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Garden and Cosmos: the Royal Paintings of Jodhpur

A strange and shocking Indian movement is brought back to life

Two hundred years ago, the little Indian kingdom of Marwar, in what is now Rajasthan, was a bloodsoaked and troublesome place. The long decline of the Mughal empire encouraged squabbles in the Hindu ruling dynasty; in 1751 an upstart second son, Bakhat Singh, came to power, having murdered his father the maharaja a quarter-century earlier. But the upheavals brought with them a creative revolution. Over the next century and a quarter, Marwar produced some of the most colourful, strange and shocking art on the subcontinent. "Garden and Cosmos" tells its story.

Bakhat Singh swept aside Marwari artists' decorous imitations of Mughal miniatures. His artists were set to work on murals and large panel paintings showing the maharaja frolicking in palace courtyards and gardens with the ladies of his zenana, or harem. There is no hint of the bloodshed and instability that surrounded Bakhat Singh, who ordered himself portrayed not as a regal warrior, but as Marwar's pre-eminent lover. Maharaja Bakhat Singh Rejoices During Holi (c.1748) shows the bare-chested ruler celebrating Holi with a coloured-water fight with his zenana. He suggestively squirts his favourites with a giant golden syringe.

When Bakhat Singh's son Vijai Singh took the throne in 1752 (his father having been poisoned by a vengeful niece), Marwari art abandoned sex for devotion. Vijai Singh was highly religious, but his taste in art was anything but austere. His atelier in Jodhpur was ordered to create yet another new genre of painting: giant illustrations of episodes from the great Indian religious texts, to be displayed as poets recited the accompanying verses. The dizzying detail was intended to draw viewers into the direct contact with the divine sought by devotees of Krishna.

Three successive panels show blue-skinned Krishna luring a crowd of gopis (female cowherds) from their homes under a sky filled with golden stars, embracing them in an enchanted forest (to make each gopi believe that she is alone with him, the god appears nine times) and ischievously disappearing. But Sage Markandeya's Ashram and the Milky Ocean (c.1790), from the end of Vijai Singh's reign, abandons detail for starkness: Vishnu sleeps upon a multi-headed serpent amid a sea of black and silver billows, the cosmic ocean that existed before the creation of the universe.

The final third of "Garden and Cosmos" traces the development of this disturbing new style. When Man Singh succeeded Vijai Singh in 1803, he abandoned his father's orthodox piety for devotion to an esoteric yogic sect, the Naths. His beliefs forced Marwari painting to grapple with nothing less than the mysteries underpinning the universe.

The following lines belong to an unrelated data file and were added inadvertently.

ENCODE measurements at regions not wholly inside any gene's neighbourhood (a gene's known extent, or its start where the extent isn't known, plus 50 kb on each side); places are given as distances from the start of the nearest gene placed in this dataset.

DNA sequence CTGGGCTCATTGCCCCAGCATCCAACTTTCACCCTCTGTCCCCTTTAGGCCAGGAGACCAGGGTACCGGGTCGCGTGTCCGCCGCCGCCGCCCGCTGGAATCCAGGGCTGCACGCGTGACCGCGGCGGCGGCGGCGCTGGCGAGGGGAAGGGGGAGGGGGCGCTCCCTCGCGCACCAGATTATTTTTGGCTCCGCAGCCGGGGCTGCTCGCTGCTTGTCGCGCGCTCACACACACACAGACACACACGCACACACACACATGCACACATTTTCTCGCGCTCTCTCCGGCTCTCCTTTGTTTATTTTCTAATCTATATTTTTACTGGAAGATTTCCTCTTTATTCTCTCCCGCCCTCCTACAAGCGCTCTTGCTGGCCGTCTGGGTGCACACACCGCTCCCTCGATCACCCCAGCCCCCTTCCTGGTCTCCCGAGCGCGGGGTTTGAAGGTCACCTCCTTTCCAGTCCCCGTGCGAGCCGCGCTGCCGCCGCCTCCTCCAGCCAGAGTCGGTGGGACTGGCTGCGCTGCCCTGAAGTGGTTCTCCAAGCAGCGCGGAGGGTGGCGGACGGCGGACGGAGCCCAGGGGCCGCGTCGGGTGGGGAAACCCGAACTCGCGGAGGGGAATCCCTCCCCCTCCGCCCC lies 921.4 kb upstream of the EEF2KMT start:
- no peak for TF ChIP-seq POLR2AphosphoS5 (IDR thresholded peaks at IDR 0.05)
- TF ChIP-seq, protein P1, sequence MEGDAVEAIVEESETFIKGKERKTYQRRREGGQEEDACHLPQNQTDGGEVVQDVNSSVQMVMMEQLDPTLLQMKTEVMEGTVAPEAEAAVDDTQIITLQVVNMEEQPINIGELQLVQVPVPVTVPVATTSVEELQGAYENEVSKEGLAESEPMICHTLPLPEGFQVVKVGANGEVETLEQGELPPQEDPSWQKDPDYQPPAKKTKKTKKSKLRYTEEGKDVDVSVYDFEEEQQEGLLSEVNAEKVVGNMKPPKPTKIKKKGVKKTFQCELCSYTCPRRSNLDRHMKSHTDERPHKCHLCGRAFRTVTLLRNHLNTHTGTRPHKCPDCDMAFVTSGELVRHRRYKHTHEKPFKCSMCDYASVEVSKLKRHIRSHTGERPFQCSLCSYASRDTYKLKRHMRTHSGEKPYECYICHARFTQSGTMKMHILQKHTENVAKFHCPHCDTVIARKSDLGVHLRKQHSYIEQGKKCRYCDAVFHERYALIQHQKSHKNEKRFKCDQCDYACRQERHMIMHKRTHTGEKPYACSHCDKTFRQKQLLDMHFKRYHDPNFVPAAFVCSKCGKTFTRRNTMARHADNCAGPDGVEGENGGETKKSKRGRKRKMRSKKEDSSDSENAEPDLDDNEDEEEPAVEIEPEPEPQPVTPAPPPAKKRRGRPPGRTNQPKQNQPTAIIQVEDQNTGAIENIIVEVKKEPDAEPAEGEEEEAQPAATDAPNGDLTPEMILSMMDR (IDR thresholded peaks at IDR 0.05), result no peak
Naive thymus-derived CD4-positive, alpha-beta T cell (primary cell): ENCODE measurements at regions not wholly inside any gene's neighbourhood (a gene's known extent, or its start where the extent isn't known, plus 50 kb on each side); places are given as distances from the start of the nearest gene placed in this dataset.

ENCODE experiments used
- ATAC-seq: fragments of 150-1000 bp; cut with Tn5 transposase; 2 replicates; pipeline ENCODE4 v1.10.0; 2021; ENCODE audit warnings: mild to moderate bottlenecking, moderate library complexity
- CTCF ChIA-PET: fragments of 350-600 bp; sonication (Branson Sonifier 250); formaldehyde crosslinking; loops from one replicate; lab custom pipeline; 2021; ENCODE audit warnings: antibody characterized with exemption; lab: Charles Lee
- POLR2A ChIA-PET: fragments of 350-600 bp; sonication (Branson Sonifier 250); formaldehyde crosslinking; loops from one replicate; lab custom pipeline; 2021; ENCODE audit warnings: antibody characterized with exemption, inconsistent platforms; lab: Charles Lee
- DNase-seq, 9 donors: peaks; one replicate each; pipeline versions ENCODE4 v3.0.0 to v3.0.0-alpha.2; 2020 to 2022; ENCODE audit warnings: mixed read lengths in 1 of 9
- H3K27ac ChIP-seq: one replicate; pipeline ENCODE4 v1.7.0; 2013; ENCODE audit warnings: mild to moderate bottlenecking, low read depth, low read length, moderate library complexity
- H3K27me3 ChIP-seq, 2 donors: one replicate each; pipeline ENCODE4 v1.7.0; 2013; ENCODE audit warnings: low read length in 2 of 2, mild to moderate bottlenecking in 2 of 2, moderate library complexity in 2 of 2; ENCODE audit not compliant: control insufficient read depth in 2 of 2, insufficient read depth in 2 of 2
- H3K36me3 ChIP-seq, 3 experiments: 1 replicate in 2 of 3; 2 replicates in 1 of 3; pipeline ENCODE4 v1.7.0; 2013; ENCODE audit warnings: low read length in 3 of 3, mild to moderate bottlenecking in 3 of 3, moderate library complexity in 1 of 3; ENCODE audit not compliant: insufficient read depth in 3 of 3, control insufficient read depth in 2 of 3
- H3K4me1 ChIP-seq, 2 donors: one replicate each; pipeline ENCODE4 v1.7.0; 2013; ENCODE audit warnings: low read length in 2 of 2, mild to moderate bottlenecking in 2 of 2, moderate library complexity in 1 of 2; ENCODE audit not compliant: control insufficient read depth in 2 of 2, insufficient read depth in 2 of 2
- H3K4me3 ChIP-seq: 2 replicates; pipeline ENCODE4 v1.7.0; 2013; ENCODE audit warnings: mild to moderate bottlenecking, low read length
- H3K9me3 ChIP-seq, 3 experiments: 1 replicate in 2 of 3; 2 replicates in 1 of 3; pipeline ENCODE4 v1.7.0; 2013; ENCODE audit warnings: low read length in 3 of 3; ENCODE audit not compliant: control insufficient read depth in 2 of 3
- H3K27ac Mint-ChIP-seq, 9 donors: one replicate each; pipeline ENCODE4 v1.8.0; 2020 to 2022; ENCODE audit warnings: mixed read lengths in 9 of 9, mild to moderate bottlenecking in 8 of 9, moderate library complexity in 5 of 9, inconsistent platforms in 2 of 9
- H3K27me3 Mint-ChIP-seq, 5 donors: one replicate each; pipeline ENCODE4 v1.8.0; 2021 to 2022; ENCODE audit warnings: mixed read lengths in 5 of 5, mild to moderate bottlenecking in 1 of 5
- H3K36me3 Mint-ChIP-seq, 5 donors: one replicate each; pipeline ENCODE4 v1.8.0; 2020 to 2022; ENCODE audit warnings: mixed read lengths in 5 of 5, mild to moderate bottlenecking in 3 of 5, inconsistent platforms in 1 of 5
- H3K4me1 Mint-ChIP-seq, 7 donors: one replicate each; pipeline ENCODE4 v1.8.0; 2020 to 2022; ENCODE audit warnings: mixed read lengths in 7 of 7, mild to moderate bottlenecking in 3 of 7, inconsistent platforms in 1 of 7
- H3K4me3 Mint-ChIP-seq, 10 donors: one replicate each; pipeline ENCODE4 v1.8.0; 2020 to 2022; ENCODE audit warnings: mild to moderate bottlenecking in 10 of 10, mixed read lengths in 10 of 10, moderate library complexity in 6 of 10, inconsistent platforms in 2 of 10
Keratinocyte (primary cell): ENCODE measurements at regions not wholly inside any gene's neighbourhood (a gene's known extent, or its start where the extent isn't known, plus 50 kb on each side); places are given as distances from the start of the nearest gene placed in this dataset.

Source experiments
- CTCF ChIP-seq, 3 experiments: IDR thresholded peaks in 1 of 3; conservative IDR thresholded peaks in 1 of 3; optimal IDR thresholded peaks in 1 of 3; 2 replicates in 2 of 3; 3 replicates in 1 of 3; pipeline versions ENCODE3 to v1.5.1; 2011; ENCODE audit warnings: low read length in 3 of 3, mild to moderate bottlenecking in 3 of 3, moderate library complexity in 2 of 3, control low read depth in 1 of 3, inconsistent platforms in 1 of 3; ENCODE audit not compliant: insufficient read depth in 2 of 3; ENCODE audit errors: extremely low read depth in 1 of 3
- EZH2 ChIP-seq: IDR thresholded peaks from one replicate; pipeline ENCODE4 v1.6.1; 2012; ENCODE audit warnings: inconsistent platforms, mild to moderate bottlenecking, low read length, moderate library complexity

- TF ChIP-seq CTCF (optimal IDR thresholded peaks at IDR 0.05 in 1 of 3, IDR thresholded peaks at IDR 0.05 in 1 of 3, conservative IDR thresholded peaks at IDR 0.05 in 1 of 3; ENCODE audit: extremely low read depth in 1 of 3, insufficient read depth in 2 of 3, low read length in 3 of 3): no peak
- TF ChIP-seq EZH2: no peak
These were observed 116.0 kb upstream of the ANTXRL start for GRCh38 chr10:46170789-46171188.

In these paintings, Man Singh consults unearthly beings with unkempt hair and blue-grey skin - an echo of the fearsome, dreadlocked, ash-smeared appearance of real Naths, whom devotees credited with supernatural powers and immortality. Under his patronage, they grew wealthy and arrogant. Jallandharnath and Maharaja Man Singh on Diwali (c.1820) upset Marwari social mores by showing the ruler prostrating himself to the immortal ascetic Jallandharnath; Nathji Creates the Ganges (c.1825) overturns Hindu cosmology itself by showing the holy river Ganges springing not from Shiva's hair, but from the glowing footprints of the Nath deity Nathji.

But these images look conservative beside the artists' hallucinatory explorations of Nath philosophy. In The Equivalence of Self and Universe (1824), which reflects the Nath belief that the universe is contained in the perfected yogic body, miniature landscapes and deities are absorbed into the huge form of a meditating adept. Three Yantras from the Meghmala (1825), meanwhile, shows landscapes dissolving into brightly coloured, mandala-like figures conveying the "sacred geometry" that is their true form. The most unique achievement of Man Singh's atelier was the near-abstraction of Three Aspects of the Absolute (1823). The series begins with a glowing, Rothko-like plain of pure gold - the formless, eternal Absolute - from which a single, floating yogi emerges to create the next level of consciousness: a silvery ocean of light.

The golden age of Marwari painting came to an end at the hands of the East India Company. In 1843, the expansion of British power forced Man Singh to relinquish his throne, and he withdrew to live as an ash-smeared yogi in a tent in Jodhpur. The power of the Naths was shattered, Man Singh's atelier atrophied, and his heretical paintings were locked away in a Jodhpur fort, where they were recently rediscovered. Their first trip to this country is a rare chance to discover a long-forgotten tradition that Britain's colonial ambition destroyed.

British Museum, London WC1, Until 11 October. More details: www.britishmuseum.org

This article first appeared in the 17 August 2009 issue of the New Statesman, Afghanistan: The Lost War